So while I appreciate the Debian projects' efforts to maintain the security of their distribution, the basic assumption that "it's from Debian stable" equals "it's secure" is a dangerous one.
I've mentioned the old Linux joke before: Debian comes in three editions: Stale, rusty and ancient. Personally, my association with the phrase "Debian packages" is not "secure" but "outdated". And that's problematic not just on the security front, but also on the feature side of things.

Not only are features a big part of end user satisfaction and efficiency, there are also feature upgrades for administrators and developers. Having an outdated API makes development pointless - why develop if you know it's not going to run on the current version and will break with the next update?
More important, however, are the administrative features and changes. Great example right now is the GitLab appliance: I'm trying to establish git as the company's source control of choice here. I'd like to install a GitLab instance to make adjustment easier for everyone. Naturally, my first choice would've been TKL, but TKL's GitLab-version is at 2.5. Even if you update the hell out of it, the latest versions you're going to get are 4.x; 5.0 is current by now, and has significantly changed the underlying architecture of the software, meaning different and easier administration for the sysadmin. If I know the current version has fewer dependencies and is easier to administrate, why on Earth would I want to install an outdated version?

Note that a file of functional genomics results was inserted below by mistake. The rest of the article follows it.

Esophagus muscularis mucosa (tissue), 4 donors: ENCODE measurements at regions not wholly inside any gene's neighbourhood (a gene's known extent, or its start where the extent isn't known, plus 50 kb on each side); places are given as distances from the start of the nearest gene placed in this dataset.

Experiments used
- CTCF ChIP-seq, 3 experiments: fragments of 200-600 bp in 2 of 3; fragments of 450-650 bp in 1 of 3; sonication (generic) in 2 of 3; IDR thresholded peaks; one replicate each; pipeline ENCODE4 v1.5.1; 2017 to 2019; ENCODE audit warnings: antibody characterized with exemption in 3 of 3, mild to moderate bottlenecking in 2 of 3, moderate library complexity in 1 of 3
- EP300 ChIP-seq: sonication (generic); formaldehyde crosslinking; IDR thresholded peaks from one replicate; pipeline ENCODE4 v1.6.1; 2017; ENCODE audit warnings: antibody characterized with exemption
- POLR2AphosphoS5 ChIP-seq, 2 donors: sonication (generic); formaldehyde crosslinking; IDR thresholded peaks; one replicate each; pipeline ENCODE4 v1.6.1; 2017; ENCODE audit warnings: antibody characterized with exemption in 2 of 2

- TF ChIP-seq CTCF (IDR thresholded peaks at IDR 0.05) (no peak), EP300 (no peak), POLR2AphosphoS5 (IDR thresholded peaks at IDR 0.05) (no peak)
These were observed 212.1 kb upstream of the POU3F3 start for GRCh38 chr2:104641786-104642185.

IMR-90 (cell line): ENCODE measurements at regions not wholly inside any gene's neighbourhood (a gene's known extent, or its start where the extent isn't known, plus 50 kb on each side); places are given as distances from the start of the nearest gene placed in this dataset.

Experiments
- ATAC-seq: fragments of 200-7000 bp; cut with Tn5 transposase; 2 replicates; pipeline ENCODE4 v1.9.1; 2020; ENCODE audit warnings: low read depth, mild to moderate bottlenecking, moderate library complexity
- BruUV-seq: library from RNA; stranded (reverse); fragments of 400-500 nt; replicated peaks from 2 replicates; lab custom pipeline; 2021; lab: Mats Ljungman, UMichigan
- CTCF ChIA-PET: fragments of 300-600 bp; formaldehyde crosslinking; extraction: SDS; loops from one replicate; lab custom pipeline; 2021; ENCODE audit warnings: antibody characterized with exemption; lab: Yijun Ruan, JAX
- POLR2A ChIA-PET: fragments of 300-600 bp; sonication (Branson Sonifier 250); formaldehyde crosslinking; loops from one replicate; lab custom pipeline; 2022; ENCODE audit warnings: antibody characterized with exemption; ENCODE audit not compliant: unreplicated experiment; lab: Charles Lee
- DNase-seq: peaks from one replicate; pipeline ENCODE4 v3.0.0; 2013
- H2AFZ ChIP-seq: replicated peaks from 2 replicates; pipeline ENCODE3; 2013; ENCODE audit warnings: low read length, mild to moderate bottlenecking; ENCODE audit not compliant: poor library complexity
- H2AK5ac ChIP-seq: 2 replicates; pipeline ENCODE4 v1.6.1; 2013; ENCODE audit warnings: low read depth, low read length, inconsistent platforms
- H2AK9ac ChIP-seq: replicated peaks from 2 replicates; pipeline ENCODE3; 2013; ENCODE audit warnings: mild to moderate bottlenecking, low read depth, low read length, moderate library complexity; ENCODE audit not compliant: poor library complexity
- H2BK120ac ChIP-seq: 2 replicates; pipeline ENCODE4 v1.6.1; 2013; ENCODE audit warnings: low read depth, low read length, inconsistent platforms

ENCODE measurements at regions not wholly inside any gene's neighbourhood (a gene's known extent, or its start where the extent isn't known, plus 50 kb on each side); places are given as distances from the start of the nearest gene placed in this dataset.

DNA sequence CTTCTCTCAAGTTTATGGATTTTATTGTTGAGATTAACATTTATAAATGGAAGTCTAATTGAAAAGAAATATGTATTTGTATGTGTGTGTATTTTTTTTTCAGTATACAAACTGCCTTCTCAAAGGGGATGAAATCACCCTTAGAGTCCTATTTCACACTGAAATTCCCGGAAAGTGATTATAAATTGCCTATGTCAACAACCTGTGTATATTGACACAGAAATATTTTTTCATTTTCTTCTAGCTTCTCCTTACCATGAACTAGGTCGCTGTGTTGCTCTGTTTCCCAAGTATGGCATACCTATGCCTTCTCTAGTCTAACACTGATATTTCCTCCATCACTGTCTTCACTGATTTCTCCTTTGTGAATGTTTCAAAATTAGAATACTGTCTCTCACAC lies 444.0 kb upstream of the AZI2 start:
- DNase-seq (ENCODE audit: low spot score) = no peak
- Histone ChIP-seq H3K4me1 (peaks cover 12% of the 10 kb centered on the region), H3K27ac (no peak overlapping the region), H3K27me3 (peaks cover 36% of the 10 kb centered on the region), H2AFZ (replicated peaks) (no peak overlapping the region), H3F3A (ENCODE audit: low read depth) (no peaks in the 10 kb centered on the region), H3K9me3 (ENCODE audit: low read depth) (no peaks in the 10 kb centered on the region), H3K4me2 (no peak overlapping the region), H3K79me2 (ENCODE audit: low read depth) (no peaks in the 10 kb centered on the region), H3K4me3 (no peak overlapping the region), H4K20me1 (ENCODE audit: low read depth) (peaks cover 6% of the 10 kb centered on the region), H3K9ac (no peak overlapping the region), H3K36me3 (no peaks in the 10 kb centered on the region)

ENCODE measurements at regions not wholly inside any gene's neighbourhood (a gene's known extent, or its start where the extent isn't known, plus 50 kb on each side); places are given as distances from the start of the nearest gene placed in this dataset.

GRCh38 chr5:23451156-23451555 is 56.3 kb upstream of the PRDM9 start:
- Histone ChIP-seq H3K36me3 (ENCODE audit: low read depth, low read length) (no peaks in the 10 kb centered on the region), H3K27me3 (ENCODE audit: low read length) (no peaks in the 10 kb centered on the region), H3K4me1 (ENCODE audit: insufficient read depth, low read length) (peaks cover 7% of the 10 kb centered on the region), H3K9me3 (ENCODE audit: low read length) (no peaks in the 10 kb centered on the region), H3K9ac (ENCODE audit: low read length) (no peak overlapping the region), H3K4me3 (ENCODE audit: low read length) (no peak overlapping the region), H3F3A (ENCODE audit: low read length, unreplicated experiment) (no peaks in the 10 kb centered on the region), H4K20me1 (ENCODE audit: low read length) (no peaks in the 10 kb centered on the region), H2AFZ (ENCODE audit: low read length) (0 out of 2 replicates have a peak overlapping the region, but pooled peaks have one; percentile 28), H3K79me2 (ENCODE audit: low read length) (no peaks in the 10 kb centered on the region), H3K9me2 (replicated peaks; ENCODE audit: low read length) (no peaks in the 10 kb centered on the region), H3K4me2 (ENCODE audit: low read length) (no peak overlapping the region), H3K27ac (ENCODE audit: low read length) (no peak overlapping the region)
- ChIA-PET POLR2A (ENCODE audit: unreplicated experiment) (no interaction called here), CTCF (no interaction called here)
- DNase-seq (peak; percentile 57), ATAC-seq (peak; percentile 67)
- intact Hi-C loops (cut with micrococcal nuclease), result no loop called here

Mind that the linked repository is the one linked to in GitLab documentation; it's an unsupported third party repo, so the whole "it's from Debian stable, so it's secure" mantra doesn't apply in the first place. The official installation guide propagates a whole shitload of manual work on Debian, including self-compilation of Ruby.